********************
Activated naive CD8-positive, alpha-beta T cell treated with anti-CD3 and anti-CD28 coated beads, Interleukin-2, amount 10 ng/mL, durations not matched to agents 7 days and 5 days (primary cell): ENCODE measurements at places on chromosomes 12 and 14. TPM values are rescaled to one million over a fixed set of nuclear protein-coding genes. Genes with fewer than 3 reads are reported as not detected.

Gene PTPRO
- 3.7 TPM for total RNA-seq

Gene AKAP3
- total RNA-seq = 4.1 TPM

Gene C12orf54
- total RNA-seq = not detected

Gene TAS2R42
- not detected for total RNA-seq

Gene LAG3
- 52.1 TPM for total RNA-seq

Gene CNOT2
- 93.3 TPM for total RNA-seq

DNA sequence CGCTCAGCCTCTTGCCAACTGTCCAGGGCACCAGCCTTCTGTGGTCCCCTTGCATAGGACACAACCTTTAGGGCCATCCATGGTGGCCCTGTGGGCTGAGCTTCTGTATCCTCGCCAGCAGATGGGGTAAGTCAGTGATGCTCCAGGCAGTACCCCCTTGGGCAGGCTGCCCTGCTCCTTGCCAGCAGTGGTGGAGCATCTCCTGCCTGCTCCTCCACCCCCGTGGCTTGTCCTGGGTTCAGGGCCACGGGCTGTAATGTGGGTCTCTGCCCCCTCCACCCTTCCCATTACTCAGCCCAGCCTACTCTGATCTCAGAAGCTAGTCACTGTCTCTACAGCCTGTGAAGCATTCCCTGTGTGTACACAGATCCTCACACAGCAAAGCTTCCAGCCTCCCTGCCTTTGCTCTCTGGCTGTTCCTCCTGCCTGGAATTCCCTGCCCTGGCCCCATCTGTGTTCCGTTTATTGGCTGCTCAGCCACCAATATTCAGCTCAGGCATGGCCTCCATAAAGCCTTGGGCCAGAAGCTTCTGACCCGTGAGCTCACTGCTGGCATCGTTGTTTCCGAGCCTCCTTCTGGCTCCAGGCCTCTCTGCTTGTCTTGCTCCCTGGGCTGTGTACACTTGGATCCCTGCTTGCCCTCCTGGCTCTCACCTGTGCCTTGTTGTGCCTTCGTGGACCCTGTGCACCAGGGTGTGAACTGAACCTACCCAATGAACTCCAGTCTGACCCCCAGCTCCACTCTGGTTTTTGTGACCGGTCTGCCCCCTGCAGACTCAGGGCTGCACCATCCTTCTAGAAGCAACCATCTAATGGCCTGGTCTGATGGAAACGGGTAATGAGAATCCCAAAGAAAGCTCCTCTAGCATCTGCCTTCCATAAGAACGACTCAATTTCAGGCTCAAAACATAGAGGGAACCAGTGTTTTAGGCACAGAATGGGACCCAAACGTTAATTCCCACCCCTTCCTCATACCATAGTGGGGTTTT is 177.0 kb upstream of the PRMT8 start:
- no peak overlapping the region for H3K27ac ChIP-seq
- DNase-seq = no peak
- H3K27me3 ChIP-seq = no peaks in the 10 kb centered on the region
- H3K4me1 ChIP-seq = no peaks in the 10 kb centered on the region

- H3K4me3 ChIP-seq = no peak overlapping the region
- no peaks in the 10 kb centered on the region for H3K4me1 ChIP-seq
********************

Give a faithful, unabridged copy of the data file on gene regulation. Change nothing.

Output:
Activated naive CD8-positive, alpha-beta T cell treated with anti-CD3 and anti-CD28 coated beads, Interleukin-2, amount 10 ng/mL, durations not matched to agents 7 days and 5 days (primary cell): ENCODE measurements at places on chromosomes 12 and 14. TPM values are rescaled to one million over a fixed set of nuclear protein-coding genes. Genes with fewer than 3 reads are reported as not detected.

Gene PTPRO
- 3.7 TPM for total RNA-seq

Gene AKAP3
- total RNA-seq = 4.1 TPM

Gene C12orf54
- total RNA-seq = not detected

Gene TAS2R42
- not detected for total RNA-seq

Gene LAG3
- 52.1 TPM for total RNA-seq

Gene CNOT2
- 93.3 TPM for total RNA-seq

DNA sequence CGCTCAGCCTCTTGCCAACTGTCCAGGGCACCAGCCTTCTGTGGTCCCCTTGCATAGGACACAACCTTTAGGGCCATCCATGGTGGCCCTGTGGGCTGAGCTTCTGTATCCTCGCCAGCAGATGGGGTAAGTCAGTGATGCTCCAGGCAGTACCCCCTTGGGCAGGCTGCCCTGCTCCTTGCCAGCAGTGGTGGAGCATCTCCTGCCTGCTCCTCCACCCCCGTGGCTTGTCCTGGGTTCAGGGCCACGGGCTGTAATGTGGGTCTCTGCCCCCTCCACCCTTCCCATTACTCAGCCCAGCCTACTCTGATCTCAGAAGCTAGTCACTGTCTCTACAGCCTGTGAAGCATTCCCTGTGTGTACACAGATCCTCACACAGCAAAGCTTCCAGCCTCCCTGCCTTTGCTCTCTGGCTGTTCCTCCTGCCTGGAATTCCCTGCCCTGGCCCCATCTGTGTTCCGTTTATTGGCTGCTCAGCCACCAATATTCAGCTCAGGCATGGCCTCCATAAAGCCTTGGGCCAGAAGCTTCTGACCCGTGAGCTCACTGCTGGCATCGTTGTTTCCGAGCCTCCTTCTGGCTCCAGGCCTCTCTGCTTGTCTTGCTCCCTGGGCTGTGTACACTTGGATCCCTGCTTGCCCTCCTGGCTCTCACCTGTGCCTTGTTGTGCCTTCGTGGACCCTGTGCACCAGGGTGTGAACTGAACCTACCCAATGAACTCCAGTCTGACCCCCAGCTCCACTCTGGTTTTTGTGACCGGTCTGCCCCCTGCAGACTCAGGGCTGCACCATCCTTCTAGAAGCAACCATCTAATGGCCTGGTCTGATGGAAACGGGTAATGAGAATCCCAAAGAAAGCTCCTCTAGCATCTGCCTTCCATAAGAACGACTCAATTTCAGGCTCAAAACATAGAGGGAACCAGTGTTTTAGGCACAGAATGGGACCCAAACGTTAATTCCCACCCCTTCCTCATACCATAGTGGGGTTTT is 177.0 kb upstream of the PRMT8 start:
- no peak overlapping the region for H3K27ac ChIP-seq
- DNase-seq = no peak
- H3K27me3 ChIP-seq = no peaks in the 10 kb centered on the region
- H3K4me1 ChIP-seq = no peaks in the 10 kb centered on the region

- H3K4me3 ChIP-seq = no peak overlapping the region
- no peaks in the 10 kb centered on the region for H3K4me1 ChIP-seq